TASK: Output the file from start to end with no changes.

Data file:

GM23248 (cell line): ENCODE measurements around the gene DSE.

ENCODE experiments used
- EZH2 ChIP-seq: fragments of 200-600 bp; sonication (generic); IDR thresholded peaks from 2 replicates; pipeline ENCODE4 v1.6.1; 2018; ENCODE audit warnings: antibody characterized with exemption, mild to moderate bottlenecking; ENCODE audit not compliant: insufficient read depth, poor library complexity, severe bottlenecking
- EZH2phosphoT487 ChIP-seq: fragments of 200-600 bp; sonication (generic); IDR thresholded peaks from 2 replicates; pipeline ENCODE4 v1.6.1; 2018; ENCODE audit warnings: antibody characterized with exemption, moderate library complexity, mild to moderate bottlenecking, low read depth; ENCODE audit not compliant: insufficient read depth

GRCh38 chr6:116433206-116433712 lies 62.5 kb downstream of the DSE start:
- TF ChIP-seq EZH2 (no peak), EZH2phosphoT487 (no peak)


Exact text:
GM23248 (cell line): ENCODE measurements around the gene DSE.

ENCODE experiments used
- EZH2 ChIP-seq: fragments of 200-600 bp; sonication (generic); IDR thresholded peaks from 2 replicates; pipeline ENCODE4 v1.6.1; 2018; ENCODE audit warnings: antibody characterized with exemption, mild to moderate bottlenecking; ENCODE audit not compliant: insufficient read depth, poor library complexity, severe bottlenecking
- EZH2phosphoT487 ChIP-seq: fragments of 200-600 bp; sonication (generic); IDR thresholded peaks from 2 replicates; pipeline ENCODE4 v1.6.1; 2018; ENCODE audit warnings: antibody characterized with exemption, moderate library complexity, mild to moderate bottlenecking, low read depth; ENCODE audit not compliant: insufficient read depth

GRCh38 chr6:116433206-116433712 lies 62.5 kb downstream of the DSE start:
- TF ChIP-seq EZH2 (no peak), EZH2phosphoT487 (no peak)